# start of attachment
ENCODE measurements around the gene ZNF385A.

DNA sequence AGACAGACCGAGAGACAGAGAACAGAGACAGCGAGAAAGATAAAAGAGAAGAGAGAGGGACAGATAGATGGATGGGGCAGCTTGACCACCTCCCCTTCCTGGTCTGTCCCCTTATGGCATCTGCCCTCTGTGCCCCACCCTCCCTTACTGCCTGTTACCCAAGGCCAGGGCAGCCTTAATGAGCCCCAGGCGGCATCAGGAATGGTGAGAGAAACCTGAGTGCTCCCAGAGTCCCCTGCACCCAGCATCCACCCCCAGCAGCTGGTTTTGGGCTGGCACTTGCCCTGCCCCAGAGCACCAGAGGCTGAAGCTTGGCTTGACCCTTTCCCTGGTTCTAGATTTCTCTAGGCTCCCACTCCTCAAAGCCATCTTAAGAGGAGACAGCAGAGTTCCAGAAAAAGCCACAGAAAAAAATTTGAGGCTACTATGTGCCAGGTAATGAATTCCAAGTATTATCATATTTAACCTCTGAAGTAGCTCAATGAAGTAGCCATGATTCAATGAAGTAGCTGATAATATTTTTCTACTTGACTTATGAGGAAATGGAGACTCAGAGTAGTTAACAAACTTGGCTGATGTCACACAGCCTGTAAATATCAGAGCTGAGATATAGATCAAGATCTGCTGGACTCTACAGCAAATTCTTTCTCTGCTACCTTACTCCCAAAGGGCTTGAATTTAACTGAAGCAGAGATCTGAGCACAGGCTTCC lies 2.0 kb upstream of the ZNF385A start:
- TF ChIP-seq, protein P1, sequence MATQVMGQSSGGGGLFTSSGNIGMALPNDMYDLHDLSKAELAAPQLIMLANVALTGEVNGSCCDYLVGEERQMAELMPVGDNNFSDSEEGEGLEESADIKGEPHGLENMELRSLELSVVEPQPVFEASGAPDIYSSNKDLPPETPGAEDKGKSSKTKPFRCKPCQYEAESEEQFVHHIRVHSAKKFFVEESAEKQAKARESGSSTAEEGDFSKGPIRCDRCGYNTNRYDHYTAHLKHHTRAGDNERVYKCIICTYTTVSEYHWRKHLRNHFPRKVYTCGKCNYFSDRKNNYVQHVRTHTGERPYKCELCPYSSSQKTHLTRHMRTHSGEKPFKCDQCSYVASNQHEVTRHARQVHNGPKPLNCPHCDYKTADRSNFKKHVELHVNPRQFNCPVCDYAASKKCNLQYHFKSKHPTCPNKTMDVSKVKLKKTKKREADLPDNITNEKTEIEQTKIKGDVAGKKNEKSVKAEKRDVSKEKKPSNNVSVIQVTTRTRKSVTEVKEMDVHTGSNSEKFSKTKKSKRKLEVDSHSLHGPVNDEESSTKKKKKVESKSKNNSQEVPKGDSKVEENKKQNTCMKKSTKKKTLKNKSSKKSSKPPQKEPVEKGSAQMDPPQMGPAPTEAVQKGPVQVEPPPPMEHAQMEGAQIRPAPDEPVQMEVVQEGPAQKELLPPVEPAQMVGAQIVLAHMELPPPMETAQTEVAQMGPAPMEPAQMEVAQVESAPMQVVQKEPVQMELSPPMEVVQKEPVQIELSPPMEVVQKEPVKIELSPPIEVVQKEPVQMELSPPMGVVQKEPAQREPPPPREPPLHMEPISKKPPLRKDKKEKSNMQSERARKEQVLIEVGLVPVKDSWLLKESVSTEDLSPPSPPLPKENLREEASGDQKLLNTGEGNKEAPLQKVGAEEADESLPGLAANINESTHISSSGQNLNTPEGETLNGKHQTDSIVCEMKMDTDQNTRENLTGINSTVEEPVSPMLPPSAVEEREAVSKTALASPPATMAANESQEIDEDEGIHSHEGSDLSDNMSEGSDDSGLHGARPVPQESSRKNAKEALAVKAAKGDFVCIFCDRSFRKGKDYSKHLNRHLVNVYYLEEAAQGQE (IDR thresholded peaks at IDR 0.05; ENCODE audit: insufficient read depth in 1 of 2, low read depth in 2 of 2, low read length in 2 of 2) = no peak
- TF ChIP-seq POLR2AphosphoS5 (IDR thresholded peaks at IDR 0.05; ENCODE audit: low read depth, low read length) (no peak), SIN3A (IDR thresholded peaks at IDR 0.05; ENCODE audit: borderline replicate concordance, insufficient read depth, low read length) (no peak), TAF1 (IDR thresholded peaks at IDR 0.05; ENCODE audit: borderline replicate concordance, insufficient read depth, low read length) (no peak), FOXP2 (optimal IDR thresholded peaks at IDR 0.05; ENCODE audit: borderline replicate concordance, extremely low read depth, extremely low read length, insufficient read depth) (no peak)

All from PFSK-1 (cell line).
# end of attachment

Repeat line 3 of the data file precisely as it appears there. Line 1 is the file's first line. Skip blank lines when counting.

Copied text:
- TF ChIP-seq, protein P1, sequence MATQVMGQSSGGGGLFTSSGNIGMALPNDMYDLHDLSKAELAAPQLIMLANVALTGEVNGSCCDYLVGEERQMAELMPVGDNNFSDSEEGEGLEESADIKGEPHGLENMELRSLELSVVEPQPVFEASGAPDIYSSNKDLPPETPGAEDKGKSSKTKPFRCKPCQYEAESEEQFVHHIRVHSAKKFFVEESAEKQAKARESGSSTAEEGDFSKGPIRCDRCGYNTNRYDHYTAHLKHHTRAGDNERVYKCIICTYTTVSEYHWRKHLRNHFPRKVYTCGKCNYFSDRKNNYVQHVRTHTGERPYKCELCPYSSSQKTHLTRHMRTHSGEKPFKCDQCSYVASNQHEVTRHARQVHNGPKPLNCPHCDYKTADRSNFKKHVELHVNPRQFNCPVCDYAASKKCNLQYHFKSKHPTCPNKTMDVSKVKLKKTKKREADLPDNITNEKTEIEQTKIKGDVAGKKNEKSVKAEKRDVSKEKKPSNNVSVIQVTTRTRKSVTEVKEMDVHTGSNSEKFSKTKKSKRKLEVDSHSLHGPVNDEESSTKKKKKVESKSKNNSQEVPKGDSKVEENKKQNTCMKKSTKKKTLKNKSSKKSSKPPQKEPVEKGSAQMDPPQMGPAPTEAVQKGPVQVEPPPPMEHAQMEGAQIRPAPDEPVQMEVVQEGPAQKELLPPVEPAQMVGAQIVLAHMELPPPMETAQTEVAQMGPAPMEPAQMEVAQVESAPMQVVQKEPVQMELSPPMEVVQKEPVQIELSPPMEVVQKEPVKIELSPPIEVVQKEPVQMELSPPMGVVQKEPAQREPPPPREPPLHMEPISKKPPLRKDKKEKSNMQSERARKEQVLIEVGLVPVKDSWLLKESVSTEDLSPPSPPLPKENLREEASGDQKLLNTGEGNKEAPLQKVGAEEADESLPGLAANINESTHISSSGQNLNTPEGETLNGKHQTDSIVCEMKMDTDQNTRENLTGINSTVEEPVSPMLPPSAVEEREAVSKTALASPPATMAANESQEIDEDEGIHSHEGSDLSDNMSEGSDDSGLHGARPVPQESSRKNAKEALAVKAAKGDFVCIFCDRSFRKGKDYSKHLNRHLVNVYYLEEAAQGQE (IDR thresholded peaks at IDR 0.05; ENCODE audit: insufficient read depth in 1 of 2, low read depth in 2 of 2, low read length in 2 of 2) = no peak